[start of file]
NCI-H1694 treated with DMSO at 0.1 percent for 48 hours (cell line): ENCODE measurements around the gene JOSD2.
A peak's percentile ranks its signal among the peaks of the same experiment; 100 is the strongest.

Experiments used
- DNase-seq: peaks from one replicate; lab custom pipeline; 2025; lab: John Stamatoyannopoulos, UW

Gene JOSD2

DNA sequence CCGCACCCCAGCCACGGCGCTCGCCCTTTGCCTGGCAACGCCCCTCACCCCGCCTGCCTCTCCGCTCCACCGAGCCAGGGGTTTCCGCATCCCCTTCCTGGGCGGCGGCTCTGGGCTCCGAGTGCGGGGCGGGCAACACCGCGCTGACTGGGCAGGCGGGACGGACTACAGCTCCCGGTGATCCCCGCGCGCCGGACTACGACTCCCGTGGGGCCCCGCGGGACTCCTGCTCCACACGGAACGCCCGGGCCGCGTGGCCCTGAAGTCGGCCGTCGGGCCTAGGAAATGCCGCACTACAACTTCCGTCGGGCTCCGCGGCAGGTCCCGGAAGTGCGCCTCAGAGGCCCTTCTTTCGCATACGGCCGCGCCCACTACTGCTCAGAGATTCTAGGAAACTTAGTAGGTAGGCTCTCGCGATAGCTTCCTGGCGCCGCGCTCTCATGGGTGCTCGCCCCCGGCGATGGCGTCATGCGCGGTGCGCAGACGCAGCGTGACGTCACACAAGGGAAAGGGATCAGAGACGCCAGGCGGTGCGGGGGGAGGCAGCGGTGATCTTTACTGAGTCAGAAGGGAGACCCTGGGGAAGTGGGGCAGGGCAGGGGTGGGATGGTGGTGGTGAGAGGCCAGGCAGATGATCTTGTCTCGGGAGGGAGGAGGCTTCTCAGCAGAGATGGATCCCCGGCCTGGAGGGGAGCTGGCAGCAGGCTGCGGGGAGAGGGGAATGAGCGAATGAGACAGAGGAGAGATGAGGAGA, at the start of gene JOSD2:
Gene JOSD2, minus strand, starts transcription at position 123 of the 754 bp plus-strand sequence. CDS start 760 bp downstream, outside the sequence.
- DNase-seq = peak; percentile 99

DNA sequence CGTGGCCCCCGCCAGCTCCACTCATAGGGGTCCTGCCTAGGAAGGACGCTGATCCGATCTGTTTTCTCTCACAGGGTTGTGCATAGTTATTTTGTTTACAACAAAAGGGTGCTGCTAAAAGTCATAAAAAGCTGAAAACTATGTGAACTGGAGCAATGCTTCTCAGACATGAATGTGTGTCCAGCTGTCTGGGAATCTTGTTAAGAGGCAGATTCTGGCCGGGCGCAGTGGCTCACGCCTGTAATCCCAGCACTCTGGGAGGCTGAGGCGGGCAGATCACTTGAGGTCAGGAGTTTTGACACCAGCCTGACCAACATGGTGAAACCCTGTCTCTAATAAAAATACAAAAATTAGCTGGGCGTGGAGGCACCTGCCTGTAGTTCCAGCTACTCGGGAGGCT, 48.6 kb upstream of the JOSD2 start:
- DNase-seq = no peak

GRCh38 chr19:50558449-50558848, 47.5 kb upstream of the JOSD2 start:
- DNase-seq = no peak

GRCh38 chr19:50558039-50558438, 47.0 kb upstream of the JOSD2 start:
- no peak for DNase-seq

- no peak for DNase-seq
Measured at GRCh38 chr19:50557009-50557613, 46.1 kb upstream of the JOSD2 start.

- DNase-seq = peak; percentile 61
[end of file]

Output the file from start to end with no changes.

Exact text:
NCI-H1694 treated with DMSO at 0.1 percent for 48 hours (cell line): ENCODE measurements around the gene JOSD2.
A peak's percentile ranks its signal among the peaks of the same experiment; 100 is the strongest.

Experiments used
- DNase-seq: peaks from one replicate; lab custom pipeline; 2025; lab: John Stamatoyannopoulos, UW

Gene JOSD2

DNA sequence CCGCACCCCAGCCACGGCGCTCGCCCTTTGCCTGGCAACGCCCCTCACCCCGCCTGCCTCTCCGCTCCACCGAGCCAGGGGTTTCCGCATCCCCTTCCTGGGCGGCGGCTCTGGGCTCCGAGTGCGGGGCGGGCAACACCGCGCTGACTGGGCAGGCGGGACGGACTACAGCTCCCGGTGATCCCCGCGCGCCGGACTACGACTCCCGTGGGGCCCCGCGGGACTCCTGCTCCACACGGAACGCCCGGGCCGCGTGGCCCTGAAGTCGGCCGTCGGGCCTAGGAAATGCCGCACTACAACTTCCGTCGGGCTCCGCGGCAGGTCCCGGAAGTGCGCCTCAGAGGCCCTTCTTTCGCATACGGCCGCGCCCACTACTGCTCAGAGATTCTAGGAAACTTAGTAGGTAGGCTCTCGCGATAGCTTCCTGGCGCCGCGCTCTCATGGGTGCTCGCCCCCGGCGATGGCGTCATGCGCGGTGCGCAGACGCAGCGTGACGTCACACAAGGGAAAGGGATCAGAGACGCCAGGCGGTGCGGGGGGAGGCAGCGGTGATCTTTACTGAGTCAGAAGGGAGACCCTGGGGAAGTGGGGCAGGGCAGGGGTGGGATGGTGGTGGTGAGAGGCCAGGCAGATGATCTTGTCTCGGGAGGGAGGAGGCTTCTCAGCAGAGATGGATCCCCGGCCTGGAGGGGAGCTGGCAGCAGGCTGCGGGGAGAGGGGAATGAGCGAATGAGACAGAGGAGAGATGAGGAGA, at the start of gene JOSD2:
Gene JOSD2, minus strand, starts transcription at position 123 of the 754 bp plus-strand sequence. CDS start 760 bp downstream, outside the sequence.
- DNase-seq = peak; percentile 99

DNA sequence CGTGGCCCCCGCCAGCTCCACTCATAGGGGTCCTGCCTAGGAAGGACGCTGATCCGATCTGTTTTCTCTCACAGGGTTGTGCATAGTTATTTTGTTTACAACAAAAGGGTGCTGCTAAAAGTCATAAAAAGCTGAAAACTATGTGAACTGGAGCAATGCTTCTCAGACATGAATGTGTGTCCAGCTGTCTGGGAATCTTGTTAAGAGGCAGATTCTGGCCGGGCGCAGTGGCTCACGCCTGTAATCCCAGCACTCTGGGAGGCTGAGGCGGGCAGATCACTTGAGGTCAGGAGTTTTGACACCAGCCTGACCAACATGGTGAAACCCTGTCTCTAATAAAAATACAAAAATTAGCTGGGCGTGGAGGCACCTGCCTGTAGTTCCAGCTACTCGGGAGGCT, 48.6 kb upstream of the JOSD2 start:
- DNase-seq = no peak

GRCh38 chr19:50558449-50558848, 47.5 kb upstream of the JOSD2 start:
- DNase-seq = no peak

GRCh38 chr19:50558039-50558438, 47.0 kb upstream of the JOSD2 start:
- no peak for DNase-seq

- no peak for DNase-seq
Measured at GRCh38 chr19:50557009-50557613, 46.1 kb upstream of the JOSD2 start.

- DNase-seq = peak; percentile 61